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resultant deferral of recognition of gain but would have been a continuity of basis had that then been the result of a reorganization. This would have meant that though the acquiring corporation had a fixed obligation in dollars given in exchange for the property, the basis of the property in its hands would have been entirely different from, and unrelated to, its investment in the property. As it happened, the basis statute did not then tie continuity of basis to the fact of reorganization as closely as it has for the past 20 years. But the unfortunate basis result which was rather fortuitously avoided in Pinellas and LeTulle has in fact been the result in closely analogous reorganization transactions during the past 20 years. In cases such as Nelson Co. v. Helvering (296 U.S. 374), the acquiring corporation gave not obligations but a fixed preferred stock, to be retired in accordance with sinking fund provisions. In that case the transaction was held a reorganization, and that would have been equally true at any time during the past 25 years had the preferred been voting stock. This means that the acquiring corporation's investment in the property is, or becomes, as fixed a sum as though it had given obligations, but the basis on which it computes depreciation, or gain or loss on subsequent sale, is unrelated to that investment.

The point in what I have written just above is that the basis provisions of the code, particularly as they relate to reorganizations and similar transactions, need a thorough restudy. The easy assumption that continuity of basis must or should accompany all reorganizations or other tax-free exchanges will not stand analysis here or in a number of other transactions.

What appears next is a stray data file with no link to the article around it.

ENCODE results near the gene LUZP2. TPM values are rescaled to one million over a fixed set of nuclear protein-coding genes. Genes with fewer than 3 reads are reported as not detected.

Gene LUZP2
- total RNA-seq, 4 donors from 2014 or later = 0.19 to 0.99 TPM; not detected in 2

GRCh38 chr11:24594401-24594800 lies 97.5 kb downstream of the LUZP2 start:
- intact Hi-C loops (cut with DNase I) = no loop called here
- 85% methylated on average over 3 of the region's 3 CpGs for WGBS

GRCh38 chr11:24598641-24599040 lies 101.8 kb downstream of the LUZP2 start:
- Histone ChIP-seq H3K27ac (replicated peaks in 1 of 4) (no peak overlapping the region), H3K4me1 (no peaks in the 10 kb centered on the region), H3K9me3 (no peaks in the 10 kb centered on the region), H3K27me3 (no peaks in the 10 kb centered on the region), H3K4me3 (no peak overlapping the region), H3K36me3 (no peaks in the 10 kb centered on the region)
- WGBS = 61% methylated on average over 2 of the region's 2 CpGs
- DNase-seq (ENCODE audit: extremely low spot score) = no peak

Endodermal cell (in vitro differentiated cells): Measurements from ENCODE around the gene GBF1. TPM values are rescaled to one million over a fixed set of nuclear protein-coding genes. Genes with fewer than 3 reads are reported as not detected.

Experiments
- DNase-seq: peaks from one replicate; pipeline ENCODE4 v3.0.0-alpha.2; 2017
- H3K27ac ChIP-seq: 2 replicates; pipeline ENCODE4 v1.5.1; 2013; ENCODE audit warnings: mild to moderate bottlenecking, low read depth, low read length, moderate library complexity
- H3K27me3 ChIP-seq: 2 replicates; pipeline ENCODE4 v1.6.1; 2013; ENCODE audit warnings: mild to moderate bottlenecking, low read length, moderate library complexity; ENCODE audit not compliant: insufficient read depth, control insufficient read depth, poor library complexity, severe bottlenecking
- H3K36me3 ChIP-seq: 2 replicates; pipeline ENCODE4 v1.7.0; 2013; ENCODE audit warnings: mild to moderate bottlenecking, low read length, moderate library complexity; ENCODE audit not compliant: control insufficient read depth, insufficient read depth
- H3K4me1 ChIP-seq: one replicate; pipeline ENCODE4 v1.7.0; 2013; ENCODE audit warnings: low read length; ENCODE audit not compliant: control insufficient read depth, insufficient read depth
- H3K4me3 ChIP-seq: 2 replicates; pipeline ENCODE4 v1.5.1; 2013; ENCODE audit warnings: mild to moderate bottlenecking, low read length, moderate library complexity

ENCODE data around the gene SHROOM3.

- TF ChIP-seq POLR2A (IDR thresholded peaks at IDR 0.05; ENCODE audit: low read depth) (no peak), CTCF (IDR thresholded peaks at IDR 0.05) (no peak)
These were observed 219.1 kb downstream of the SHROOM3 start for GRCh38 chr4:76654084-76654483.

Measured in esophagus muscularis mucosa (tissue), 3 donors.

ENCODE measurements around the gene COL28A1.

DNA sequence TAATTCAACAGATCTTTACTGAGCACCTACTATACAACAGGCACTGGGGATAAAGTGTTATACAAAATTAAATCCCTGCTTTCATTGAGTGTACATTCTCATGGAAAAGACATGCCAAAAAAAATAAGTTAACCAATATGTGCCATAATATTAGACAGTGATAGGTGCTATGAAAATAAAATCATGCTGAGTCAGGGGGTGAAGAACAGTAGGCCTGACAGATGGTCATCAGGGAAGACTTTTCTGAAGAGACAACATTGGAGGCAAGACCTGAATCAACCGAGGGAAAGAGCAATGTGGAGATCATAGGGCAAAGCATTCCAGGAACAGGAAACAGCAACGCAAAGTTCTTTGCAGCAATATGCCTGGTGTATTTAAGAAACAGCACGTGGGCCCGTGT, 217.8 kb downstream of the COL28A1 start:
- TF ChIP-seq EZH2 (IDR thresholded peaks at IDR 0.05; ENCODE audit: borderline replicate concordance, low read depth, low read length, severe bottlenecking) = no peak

As a further example of the significance of basis in tax-free exchanges, and the necessity that it be given careful restudy, I should like to point to some of the anomalies resulting from intercorporate liquidation, and to suggest a change. In 1935 Congress added section 112(b) (6) to the Revenue Act of 1934 and for the first time permitted a parent corporation to liquidate an 80-percent-owned subsidiary without recognition of gain or loss. This seemed, and seems, a wise provision, partaking of the nature of a reorganization though not technically a reorganization. Under the statute as originally enacted, the normal concomitant of a tax-free exchange followed: the parent's basis, or investment, in the stock of the subsidiary was applied to the assets it received in the tax-free liquidation.

The Revenue Act of 1936 changed this basis provision without benefit of committee or other explanation. It added section 113(a) (15), which provided that upon a liquidation of a subsidiary under section 112(b) (6) the assets of the subsidiary should have the same basis in the hands of the parent that they had had in the hands of the subsidiary. Now this was entirely proper and reasonable in a case where the parent had acquired the stock of the subsidiary in exchange for the issue of its own stock, particularly in an exchange tax free to the prior stockholders. In such a case, the parent had no actual investment in the stock of the subsidiary, its basis in the subsidiary stock represented no outlay on its part, but the transferors' basis if the exchange had been tax free, and the liquidation of the subsidiary amounted to a two-step merger of the two corporations. In such a case, as in a simple merger, it was proper and reasonable that there be continuity in the basis of the assets.